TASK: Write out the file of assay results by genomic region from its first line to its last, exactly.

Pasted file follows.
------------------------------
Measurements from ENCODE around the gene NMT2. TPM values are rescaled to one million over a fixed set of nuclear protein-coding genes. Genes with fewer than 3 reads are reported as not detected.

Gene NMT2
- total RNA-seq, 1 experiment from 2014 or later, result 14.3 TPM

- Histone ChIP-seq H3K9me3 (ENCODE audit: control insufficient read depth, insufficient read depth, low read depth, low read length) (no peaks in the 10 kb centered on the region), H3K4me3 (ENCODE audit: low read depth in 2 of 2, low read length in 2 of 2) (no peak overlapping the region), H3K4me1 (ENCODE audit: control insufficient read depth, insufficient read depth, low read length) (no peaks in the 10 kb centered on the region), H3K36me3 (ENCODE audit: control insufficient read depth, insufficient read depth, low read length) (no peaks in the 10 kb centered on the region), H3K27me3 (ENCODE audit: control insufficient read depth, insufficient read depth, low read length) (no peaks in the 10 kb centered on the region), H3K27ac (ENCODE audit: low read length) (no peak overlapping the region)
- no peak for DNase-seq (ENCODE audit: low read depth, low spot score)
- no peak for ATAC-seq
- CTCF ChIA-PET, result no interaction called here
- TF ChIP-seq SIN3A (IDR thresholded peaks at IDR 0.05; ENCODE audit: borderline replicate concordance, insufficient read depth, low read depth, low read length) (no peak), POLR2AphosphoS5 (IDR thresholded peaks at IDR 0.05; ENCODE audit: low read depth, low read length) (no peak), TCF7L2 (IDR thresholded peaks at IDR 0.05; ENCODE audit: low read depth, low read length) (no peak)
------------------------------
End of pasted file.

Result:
Measurements from ENCODE around the gene NMT2. TPM values are rescaled to one million over a fixed set of nuclear protein-coding genes. Genes with fewer than 3 reads are reported as not detected.

Gene NMT2
- total RNA-seq, 1 experiment from 2014 or later, result 14.3 TPM

- Histone ChIP-seq H3K9me3 (ENCODE audit: control insufficient read depth, insufficient read depth, low read depth, low read length) (no peaks in the 10 kb centered on the region), H3K4me3 (ENCODE audit: low read depth in 2 of 2, low read length in 2 of 2) (no peak overlapping the region), H3K4me1 (ENCODE audit: control insufficient read depth, insufficient read depth, low read length) (no peaks in the 10 kb centered on the region), H3K36me3 (ENCODE audit: control insufficient read depth, insufficient read depth, low read length) (no peaks in the 10 kb centered on the region), H3K27me3 (ENCODE audit: control insufficient read depth, insufficient read depth, low read length) (no peaks in the 10 kb centered on the region), H3K27ac (ENCODE audit: low read length) (no peak overlapping the region)
- no peak for DNase-seq (ENCODE audit: low read depth, low spot score)
- no peak for ATAC-seq
- CTCF ChIA-PET, result no interaction called here
- TF ChIP-seq SIN3A (IDR thresholded peaks at IDR 0.05; ENCODE audit: borderline replicate concordance, insufficient read depth, low read depth, low read length) (no peak), POLR2AphosphoS5 (IDR thresholded peaks at IDR 0.05; ENCODE audit: low read depth, low read length) (no peak), TCF7L2 (IDR thresholded peaks at IDR 0.05; ENCODE audit: low read depth, low read length) (no peak)